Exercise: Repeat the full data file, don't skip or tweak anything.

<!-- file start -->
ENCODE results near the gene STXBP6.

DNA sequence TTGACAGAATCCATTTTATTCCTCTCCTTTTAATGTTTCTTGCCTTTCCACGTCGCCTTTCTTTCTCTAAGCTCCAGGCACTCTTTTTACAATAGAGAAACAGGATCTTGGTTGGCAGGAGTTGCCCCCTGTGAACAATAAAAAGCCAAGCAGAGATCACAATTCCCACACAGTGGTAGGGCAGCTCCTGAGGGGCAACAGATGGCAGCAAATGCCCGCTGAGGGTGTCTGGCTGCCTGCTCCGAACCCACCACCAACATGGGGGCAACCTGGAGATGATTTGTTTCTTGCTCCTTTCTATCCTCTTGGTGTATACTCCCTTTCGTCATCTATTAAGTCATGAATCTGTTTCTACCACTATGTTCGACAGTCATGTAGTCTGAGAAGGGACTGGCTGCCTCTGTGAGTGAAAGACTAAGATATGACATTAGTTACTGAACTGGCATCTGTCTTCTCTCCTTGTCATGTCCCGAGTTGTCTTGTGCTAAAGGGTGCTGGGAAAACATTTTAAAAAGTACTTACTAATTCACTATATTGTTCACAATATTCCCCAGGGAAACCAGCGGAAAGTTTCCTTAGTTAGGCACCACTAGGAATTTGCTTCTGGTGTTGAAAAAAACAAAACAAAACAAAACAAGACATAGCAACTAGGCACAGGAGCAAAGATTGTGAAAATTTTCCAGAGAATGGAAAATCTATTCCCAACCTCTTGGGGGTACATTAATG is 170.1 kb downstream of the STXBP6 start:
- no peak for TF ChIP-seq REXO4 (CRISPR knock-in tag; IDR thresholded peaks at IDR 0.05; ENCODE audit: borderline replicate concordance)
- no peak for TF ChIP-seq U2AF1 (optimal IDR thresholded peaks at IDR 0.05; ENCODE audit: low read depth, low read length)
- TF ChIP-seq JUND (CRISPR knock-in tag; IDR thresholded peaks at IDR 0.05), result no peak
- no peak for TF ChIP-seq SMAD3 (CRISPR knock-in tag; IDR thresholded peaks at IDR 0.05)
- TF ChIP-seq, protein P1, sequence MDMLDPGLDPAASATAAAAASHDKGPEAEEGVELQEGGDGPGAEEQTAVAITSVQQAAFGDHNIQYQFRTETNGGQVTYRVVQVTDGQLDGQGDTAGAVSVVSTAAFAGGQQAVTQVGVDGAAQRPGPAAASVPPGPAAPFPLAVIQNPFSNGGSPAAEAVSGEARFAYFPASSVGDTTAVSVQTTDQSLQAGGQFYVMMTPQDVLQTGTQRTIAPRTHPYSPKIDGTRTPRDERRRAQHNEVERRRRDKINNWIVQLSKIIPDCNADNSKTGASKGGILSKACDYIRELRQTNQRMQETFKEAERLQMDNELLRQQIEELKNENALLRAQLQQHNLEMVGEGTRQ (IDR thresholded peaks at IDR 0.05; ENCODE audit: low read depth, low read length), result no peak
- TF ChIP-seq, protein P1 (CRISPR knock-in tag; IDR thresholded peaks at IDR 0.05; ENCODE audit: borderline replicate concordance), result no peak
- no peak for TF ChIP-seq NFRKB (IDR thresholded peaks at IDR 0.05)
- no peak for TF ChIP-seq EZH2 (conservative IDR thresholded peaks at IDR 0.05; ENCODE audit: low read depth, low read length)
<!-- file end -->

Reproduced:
ENCODE results near the gene STXBP6.

DNA sequence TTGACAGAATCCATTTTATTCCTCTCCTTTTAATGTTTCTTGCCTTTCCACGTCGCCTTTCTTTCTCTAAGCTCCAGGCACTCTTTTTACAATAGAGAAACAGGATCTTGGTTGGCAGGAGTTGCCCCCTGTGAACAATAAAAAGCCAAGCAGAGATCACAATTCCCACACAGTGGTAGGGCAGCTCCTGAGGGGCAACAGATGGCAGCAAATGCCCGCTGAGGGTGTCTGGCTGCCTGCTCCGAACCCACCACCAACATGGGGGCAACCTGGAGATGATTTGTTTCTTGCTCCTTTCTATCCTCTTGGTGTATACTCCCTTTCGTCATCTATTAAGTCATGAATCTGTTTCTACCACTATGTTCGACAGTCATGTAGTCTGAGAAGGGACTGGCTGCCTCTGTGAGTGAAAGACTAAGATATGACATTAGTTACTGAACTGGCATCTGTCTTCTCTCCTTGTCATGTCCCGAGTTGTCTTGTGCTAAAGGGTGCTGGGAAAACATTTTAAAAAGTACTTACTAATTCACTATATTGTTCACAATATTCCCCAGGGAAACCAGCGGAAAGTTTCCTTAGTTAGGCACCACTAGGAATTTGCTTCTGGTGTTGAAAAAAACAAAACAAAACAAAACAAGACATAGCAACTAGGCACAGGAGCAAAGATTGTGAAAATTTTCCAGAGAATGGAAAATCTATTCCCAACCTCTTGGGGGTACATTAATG is 170.1 kb downstream of the STXBP6 start:
- no peak for TF ChIP-seq REXO4 (CRISPR knock-in tag; IDR thresholded peaks at IDR 0.05; ENCODE audit: borderline replicate concordance)
- no peak for TF ChIP-seq U2AF1 (optimal IDR thresholded peaks at IDR 0.05; ENCODE audit: low read depth, low read length)
- TF ChIP-seq JUND (CRISPR knock-in tag; IDR thresholded peaks at IDR 0.05), result no peak
- no peak for TF ChIP-seq SMAD3 (CRISPR knock-in tag; IDR thresholded peaks at IDR 0.05)
- TF ChIP-seq, protein P1, sequence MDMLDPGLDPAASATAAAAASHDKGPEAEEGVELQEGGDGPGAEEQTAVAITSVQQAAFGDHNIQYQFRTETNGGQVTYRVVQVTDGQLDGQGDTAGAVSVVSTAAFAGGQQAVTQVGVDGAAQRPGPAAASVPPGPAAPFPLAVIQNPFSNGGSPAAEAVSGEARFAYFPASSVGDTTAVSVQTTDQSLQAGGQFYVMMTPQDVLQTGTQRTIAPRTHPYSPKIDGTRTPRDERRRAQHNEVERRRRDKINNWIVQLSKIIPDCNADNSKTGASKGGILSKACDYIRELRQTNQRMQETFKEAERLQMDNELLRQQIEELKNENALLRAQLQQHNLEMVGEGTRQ (IDR thresholded peaks at IDR 0.05; ENCODE audit: low read depth, low read length), result no peak
- TF ChIP-seq, protein P1 (CRISPR knock-in tag; IDR thresholded peaks at IDR 0.05; ENCODE audit: borderline replicate concordance), result no peak
- no peak for TF ChIP-seq NFRKB (IDR thresholded peaks at IDR 0.05)
- no peak for TF ChIP-seq EZH2 (conservative IDR thresholded peaks at IDR 0.05; ENCODE audit: low read depth, low read length)